How to Approach your Business Finances with confidenceIt shouldn’t come as a surprise to most entrepreneurs that
How to Approach your Business Finances with confidence
It shouldn’t come as a surprise to most entrepreneurs that starting a business is a challenging endeavor. In fact, a recent study from World Bank, Facebook and the Organization for Economic Cooperation and Development (https://www.inc.com/leigh-buchanan/why-its-so-hard-tostart-a-business-in-the-us.html) found that the U.S. ranked 51 out of 190 countries when it comes to the ease of starting a business, a ranking that weighs factors such as procedures, time and one of the biggest hurdles: costs.
Over the course of my career—from working as a branch manager at a bank to my current role as director of Access to Capital at the Women’s Business Development Center (WBDC)—I’ve witnessed firsthand how difficult it can be for individuals to navigate the process of requesting the right amount of capital for their small business.
BUSINESS ETHICS FORM THE BASIS OF A POSITIVE WORKING ENVIRONMENTDo you consider your employees family? Do your employees fee
BUSINESS ETHICS FORM THE BASIS OF A POSITIVE WORKING ENVIRONMENT
Do you consider your employees family? Do your employees feel the same? Some small businesses are happy to say that their office is like a family. But is that always a good thing? Normally, the phrase “I really love the family atmosphere at work” seems ideal, but things can go awry quite easily. Are you treating employees as that estranged member of the family who has shown up at the most inopportune time? Take a step back and put yourself in your employee’s shoes. Does working in a family atmosphere mean employees may not get paid on time? Does it mean employees have to lie to customers or cover up the truth?
Business owners are responsible for keeping the business afloat. We cannot put that responsibility on employees (family or not). By putting employees in these awkward types of situations, business owners create a hostile atmosphere and have less productive employees. It’s important to create a business ethics code in order to foster a positive working environment for everyone.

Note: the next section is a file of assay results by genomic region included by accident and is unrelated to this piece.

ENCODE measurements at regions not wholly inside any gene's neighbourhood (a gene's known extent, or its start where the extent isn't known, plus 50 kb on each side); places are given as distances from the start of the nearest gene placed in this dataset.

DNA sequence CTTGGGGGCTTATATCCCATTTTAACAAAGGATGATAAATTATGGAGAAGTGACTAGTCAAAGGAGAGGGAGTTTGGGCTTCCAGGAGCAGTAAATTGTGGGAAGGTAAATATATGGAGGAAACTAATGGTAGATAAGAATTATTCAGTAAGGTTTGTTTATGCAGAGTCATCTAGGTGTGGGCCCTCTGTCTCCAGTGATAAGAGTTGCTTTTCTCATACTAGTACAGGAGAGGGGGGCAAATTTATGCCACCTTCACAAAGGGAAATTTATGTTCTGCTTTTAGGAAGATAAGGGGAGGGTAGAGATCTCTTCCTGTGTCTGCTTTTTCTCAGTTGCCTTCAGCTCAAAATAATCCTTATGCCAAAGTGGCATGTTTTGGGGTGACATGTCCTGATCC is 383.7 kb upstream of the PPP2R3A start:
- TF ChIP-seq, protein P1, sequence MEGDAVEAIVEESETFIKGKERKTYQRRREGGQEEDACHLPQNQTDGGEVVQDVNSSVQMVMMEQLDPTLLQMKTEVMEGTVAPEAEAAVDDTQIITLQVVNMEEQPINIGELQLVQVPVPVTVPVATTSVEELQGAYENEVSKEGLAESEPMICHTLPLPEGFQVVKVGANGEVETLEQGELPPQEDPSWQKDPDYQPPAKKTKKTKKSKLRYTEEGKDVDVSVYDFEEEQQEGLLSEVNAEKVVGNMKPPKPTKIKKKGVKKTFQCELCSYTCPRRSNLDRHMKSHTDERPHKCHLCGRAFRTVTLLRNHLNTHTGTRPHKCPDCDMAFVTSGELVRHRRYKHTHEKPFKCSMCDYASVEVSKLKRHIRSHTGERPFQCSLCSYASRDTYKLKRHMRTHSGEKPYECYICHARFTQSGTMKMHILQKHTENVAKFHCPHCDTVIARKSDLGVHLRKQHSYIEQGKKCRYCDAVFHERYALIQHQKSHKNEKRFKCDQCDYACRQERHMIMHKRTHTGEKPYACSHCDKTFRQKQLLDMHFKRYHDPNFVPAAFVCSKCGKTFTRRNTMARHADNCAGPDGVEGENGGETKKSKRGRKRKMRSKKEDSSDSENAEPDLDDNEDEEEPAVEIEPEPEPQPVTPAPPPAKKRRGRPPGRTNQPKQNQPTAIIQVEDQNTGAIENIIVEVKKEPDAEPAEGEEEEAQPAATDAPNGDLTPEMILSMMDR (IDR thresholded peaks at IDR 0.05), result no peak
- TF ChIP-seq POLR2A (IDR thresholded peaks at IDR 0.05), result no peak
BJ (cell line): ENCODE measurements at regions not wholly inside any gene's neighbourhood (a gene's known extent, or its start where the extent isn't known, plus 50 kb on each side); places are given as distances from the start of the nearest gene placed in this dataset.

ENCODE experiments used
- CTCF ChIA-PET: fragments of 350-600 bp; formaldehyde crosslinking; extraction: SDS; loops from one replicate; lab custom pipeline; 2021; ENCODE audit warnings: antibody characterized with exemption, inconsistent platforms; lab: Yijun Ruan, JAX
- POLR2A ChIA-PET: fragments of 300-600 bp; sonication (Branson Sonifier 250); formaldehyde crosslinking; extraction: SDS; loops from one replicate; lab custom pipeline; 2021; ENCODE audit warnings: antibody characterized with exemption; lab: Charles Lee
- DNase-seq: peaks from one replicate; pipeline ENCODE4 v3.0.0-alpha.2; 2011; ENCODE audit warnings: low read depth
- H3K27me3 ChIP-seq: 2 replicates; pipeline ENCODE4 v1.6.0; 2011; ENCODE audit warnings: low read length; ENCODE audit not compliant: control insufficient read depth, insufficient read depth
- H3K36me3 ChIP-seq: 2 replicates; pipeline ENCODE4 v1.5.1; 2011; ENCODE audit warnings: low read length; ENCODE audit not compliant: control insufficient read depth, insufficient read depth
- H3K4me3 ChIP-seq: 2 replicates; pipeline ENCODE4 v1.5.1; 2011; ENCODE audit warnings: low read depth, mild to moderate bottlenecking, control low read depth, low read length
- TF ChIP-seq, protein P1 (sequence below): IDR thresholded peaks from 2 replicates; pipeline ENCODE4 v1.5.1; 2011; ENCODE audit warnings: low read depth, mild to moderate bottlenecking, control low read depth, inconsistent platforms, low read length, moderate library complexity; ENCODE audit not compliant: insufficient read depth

More than a MagazineIt was February and Reno, Nevada, already blanketed by a lat
More than a Magazine
It was February and Reno, Nevada, already blanketed by a late-season snowfall, was bracing for several feet more.
There were 20 of us: small business owners, solo entrepreneurs, nonprofit executives and Fortune 500 diversity professionals, representing a range of industries from across the country: advertising, automotive and banking to construction, consulting and healthcare. And we were settling into a cavernous lodge for the fourth annual Diversity Professionals Connect (DPC) 2018 Summit an intimate, invitation-only retreat hosted by Melissa Simmons, Diversity Professional magazine publisher, president and CEO.
Launched in 2015, DPC’s mission is to “connect people, explore opportunities and build relationships.” Unofficially, its job is to dispense with the niceties that clutter business networking. It’s about pulling back the curtain on all segments of diversity and where they’re headed. It’s about the future of diverse entrepreneurs and professionals. And, with stark candor, it’s about economic survival, the closed-door struggles with worklife balance, the drive for success and the fear of failure.
Disrupt or be Discarded: Rethinking your Business StrategyImagine being the CEO of a highly competitive and successful
Disrupt or be Discarded: Rethinking your Business Strategy
Imagine being the CEO of a highly competitive and successful $9 million business, with contracts with a number of corporations. One of your customers decides to restructure its vendor program by eliminating all vendor contacts with a high-risk profile—a company with over 25 percent of its overall business invested with another business. Because your company has 50 percent of its business with this particular corporation, this could put you out of business within six months.
You are probably thinking, “Oh, no! We’re screwed! What do we do?” But, after a few tantrums, your thinking turns into active, problem-solving mode. You say to your leadership team, “We need something that truly differentiates us from our competitors, fills in the gap of this business loss, and positions us to be successful in the future. Our strategy needs to be a disruptive transition.”
What Is Disruptive Transition?
Disruptive transition is a disturbance that interrupts and changes from one state or condition to another, creates a new market and value network for businesses and encourages change.